The Syrian regime is claiming victory in its battle with its own people or rather, as they would say, the battle against the insurrection by armed terrorist gangs. I hope they are wrong but I frankly don't know. They have managed to choke off almost completely the trickle of images escaping from Syria, arrested thousand of activists and continued their brutal crackdown. Does that mean that the protests have diminished and will stop? I doubt it.
If the fragmentary information over the past eight weeks has left many in doubt about the course of the events, there are certain things I have become certain of. The regime's ruling elite is brutal, incorrigible and unreformable and willing to take the country down with it rather than surrender or share power. I always thought that some opponents of the regime engaged in hyperbole when describing the regime as a mafia. But how else can you describe a regime led by a leader who inherited the presidency and that is rife with nepotism. Brother Maher controls the most powerful division in the army, a cousin is the wealthiest monopolist businessman in Syria and various lesser Assads control a freelance militia, the so-called Shabiha, used to kill and intimidate unruly citizens. In fact , the Corleones' behavior pales compared to the Assads.
The last eight weeks have also acutely heightened my distaste for those, who despite everything that has transpired, continue to provide cover for the president and his regime. After several hundred unarmed protesters are killed, many more injured and thousands of activists and ordinary citizens incarcerated and tortured, there is no room for moral hand-wringing. The regime has clearly shown what it is capable and willing to do to its own people. If the protests are suppressed, the apologists will say that it is because the president has many more supporters than detractors among the Syrian citizens, as if the blood of those who died was worth spilling if the protests represented only 20% of the Syrian people.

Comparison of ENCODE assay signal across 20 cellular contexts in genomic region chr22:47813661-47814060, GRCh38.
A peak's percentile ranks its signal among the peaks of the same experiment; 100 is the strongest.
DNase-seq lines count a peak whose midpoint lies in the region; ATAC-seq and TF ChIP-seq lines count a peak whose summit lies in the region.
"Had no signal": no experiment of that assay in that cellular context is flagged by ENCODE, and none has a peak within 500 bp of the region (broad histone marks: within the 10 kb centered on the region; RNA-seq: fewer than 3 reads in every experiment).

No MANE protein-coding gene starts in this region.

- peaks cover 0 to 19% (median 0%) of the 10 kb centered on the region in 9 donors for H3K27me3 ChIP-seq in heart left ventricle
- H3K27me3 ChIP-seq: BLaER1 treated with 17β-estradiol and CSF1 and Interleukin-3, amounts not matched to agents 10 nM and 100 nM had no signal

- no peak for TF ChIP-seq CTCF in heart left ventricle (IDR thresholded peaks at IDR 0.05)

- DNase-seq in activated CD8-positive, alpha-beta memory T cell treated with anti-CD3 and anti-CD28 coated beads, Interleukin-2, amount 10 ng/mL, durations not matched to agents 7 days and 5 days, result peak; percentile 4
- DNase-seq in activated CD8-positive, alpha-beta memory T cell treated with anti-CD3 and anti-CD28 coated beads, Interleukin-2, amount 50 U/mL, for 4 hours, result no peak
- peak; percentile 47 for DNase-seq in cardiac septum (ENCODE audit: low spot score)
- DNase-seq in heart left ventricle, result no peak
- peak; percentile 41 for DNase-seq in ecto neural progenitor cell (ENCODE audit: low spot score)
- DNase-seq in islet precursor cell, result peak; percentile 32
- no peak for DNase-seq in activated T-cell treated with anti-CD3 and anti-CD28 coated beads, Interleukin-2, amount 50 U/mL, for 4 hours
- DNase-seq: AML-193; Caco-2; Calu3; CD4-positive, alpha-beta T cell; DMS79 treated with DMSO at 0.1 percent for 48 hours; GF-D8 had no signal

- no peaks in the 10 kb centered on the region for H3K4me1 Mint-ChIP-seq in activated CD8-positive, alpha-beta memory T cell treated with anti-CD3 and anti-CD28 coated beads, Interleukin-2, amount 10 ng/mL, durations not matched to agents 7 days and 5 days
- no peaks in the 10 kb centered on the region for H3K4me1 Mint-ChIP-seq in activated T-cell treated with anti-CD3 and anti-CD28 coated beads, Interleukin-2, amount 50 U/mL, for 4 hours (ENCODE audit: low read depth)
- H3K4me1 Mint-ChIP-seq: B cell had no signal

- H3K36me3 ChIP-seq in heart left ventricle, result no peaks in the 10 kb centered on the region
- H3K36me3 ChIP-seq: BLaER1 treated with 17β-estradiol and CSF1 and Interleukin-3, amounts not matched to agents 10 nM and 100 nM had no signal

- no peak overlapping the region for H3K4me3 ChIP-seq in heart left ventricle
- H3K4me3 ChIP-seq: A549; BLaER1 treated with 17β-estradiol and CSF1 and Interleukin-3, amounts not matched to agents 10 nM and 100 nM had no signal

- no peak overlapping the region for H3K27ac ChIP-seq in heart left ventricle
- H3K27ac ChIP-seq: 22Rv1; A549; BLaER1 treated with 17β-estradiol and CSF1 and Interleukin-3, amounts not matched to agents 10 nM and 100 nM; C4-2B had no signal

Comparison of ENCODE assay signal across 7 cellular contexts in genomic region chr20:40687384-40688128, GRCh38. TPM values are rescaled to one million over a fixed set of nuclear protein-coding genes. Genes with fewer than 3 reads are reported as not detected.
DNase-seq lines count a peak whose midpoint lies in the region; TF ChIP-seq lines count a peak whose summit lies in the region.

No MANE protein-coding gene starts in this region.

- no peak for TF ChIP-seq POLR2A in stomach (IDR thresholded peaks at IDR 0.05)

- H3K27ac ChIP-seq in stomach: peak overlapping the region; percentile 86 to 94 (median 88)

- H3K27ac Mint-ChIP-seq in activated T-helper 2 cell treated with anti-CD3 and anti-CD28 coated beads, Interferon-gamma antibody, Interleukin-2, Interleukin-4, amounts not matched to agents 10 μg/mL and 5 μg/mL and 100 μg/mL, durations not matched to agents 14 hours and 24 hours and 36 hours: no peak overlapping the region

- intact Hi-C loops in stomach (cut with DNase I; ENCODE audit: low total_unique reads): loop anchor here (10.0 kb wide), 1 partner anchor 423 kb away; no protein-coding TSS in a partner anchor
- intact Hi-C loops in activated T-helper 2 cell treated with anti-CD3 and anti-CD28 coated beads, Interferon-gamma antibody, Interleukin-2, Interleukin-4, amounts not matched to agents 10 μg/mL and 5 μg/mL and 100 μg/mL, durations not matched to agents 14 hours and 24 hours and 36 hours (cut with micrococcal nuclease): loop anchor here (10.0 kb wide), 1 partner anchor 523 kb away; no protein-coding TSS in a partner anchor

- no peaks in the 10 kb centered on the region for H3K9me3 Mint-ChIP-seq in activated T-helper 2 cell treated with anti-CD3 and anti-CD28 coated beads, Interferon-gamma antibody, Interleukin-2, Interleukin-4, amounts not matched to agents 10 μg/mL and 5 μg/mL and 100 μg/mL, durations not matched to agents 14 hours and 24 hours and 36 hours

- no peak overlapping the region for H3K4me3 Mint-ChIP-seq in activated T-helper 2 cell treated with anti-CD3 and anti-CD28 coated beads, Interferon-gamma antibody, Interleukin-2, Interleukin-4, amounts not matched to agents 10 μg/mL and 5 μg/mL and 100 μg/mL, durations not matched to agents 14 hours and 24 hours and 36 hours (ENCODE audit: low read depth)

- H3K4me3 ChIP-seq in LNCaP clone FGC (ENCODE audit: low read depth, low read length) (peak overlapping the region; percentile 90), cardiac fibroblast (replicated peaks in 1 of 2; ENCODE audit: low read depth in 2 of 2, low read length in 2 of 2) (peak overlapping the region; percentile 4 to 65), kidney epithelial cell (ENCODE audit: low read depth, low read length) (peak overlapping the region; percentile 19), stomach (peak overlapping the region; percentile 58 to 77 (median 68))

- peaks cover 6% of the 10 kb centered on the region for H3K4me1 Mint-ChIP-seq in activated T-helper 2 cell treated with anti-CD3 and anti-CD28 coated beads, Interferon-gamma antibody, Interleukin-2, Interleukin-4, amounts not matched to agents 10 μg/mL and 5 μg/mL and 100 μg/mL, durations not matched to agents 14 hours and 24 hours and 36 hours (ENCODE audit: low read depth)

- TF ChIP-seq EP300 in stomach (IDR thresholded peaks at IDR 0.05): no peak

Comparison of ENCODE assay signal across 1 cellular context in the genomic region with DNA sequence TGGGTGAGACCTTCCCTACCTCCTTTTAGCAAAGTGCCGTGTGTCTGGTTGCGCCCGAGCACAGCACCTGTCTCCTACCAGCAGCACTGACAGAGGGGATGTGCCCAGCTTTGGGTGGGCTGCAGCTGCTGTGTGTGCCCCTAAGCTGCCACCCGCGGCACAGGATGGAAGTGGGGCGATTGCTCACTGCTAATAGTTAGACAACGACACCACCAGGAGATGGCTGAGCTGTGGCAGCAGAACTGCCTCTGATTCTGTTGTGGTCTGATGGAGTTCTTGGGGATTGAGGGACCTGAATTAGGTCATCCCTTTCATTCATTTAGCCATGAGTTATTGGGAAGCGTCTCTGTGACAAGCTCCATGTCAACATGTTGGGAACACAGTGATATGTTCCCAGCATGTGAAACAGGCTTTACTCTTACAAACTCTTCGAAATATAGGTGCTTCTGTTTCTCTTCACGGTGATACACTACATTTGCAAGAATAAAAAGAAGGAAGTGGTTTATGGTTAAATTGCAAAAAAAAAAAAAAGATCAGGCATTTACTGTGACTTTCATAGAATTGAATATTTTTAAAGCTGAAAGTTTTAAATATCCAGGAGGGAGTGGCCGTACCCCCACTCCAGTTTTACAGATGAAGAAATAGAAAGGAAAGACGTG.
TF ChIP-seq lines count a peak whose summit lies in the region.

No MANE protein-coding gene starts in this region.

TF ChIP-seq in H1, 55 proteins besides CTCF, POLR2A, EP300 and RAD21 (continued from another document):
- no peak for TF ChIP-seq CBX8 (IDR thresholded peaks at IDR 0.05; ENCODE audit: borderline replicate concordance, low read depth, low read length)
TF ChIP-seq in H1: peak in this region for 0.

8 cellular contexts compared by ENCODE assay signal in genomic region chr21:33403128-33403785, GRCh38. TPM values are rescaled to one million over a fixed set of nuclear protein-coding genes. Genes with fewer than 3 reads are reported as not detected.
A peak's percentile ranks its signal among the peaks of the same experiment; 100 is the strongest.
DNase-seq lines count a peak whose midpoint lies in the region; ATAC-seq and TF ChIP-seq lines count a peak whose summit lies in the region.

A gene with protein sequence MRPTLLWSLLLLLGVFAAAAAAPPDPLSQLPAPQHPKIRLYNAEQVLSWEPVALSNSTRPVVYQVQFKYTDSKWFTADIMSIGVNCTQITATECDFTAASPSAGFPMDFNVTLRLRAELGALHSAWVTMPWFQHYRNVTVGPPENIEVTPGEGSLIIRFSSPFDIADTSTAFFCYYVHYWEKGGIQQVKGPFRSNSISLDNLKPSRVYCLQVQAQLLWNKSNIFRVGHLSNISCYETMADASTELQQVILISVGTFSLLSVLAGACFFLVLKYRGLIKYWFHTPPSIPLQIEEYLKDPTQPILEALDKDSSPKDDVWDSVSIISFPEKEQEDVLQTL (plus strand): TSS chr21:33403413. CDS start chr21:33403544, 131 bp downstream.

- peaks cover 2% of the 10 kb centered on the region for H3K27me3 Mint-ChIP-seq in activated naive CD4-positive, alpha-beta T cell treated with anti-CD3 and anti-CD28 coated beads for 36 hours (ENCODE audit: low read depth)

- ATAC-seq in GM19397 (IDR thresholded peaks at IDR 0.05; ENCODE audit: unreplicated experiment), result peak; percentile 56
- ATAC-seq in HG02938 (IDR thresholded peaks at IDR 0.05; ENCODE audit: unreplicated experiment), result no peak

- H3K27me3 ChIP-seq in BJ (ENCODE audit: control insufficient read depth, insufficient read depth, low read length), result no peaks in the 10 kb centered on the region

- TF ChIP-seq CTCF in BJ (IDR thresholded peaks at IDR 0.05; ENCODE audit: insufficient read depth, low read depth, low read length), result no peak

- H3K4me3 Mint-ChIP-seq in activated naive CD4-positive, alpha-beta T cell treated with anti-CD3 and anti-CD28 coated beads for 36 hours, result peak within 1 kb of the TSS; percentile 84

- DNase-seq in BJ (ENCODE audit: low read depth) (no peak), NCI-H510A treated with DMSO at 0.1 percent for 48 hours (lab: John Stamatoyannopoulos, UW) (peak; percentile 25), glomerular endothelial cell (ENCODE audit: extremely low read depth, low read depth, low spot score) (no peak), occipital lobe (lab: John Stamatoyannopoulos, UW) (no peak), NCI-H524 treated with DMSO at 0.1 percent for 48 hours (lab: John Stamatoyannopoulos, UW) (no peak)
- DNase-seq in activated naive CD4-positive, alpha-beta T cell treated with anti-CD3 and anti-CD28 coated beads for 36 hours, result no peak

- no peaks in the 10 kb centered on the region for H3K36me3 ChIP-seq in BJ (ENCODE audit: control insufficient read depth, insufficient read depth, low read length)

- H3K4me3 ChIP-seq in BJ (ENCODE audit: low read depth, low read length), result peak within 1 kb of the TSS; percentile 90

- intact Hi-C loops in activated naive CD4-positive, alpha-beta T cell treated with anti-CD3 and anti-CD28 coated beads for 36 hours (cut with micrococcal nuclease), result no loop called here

Surely the same regime apologists will think my moral arguments naive. They will tell me that I don't understand the complex nature of the Machiavellian politics of the Middle East and how events are interconnected by nefarious conspiracies. I am happy to be the naive one along with all the common people whose Arab Spring has debunked all the stupid assumptions and political theories. It turns out -surprise, surprise- Arabs are like everyone else and long first and foremost for dignity, respect and freedom. Until individuals in our part of the world are given those basic rights they will continue to be expandable pawns in power games played by a few and we will never be able to build stable, progressive societies that achieve the potential of their people.
The Syrian regime might temporarily put out the fires but the embers of dissent will continue to burn.